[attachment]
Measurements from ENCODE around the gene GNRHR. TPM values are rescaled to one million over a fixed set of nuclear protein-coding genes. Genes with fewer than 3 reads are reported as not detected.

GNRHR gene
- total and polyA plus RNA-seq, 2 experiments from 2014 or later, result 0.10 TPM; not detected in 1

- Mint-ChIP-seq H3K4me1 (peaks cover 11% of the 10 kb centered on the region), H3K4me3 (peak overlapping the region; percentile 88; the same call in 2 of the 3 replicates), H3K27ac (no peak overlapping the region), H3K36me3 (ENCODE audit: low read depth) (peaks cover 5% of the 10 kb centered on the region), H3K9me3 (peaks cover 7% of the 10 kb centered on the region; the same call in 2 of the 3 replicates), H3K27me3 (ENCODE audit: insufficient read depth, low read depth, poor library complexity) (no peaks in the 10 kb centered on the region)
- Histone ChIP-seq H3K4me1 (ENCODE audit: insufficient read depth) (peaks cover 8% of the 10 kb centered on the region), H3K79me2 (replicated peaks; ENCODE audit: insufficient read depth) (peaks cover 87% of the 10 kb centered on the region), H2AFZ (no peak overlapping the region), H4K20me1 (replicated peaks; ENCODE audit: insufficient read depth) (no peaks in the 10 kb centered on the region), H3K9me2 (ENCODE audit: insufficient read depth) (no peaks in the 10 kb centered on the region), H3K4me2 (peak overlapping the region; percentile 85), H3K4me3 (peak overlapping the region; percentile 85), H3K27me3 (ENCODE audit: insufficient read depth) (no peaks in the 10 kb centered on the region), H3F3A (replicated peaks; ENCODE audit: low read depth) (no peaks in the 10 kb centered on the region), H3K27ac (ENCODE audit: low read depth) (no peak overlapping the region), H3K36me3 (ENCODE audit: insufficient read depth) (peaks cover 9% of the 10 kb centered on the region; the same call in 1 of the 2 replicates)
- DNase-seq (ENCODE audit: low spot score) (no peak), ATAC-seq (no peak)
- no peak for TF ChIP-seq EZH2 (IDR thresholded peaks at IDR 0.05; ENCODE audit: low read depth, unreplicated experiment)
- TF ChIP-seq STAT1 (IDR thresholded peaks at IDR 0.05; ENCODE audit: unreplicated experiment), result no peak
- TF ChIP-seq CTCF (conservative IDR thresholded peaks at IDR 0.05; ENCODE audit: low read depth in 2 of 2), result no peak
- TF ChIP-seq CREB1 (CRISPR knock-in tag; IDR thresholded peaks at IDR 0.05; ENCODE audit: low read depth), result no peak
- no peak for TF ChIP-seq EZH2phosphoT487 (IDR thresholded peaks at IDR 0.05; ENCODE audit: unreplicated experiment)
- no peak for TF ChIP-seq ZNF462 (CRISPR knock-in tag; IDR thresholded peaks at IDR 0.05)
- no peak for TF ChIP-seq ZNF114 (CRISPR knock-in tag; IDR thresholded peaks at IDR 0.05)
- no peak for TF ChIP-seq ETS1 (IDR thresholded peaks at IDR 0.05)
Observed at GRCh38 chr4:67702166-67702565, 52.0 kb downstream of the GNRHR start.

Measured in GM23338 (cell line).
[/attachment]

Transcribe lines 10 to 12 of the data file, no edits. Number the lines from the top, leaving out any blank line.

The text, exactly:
- TF ChIP-seq CREB1 (CRISPR knock-in tag; IDR thresholded peaks at IDR 0.05; ENCODE audit: low read depth), result no peak
- no peak for TF ChIP-seq EZH2phosphoT487 (IDR thresholded peaks at IDR 0.05; ENCODE audit: unreplicated experiment)
- no peak for TF ChIP-seq ZNF462 (CRISPR knock-in tag; IDR thresholded peaks at IDR 0.05)